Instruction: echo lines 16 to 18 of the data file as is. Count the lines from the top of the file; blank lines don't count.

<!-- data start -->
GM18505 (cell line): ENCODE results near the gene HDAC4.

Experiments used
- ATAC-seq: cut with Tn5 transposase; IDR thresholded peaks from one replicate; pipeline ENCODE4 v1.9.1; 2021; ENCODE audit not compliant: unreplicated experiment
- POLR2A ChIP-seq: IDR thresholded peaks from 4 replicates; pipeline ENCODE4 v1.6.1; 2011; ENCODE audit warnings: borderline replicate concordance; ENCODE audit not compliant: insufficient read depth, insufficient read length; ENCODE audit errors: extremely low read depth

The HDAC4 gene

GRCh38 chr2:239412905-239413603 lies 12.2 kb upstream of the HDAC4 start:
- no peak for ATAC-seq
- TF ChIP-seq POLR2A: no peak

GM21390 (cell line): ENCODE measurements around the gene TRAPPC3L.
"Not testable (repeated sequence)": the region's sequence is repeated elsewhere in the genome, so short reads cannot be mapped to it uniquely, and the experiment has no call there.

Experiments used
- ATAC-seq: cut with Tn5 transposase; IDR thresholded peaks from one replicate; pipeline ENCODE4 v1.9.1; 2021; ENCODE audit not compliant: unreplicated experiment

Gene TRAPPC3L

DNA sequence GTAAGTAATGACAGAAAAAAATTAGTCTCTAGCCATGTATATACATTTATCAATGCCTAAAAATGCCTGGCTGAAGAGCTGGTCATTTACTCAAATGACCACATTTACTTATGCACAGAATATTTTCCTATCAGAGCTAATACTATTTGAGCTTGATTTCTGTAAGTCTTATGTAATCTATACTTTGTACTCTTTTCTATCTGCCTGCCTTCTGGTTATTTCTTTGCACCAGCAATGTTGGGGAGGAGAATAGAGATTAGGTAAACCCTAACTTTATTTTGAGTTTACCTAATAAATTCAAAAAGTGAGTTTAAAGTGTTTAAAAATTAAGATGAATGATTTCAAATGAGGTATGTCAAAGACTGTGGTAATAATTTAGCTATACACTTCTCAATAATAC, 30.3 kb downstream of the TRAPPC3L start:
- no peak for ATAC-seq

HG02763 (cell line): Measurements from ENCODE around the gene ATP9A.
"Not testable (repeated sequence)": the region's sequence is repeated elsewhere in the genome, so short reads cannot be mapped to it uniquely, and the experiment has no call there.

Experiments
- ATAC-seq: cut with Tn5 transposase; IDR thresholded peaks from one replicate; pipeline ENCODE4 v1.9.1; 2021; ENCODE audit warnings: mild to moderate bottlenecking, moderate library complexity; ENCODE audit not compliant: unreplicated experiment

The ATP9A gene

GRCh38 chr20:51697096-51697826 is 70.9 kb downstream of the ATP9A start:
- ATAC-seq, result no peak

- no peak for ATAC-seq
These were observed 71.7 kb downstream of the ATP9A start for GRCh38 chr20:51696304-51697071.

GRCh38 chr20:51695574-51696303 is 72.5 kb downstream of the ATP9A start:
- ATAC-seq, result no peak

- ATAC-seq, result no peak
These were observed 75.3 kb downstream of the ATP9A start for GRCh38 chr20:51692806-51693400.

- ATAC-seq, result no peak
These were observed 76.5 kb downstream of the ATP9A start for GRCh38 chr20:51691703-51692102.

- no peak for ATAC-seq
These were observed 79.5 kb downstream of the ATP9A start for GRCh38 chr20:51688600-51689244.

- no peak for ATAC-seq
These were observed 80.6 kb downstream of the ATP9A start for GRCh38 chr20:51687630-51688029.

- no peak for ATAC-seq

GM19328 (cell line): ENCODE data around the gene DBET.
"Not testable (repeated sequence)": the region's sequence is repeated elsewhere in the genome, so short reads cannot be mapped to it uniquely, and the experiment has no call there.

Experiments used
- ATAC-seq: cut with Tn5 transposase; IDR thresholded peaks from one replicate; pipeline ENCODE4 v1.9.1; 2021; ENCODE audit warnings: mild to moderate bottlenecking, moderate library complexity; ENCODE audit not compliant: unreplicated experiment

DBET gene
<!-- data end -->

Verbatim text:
HG02763 (cell line): Measurements from ENCODE around the gene ATP9A.
"Not testable (repeated sequence)": the region's sequence is repeated elsewhere in the genome, so short reads cannot be mapped to it uniquely, and the experiment has no call there.

Experiments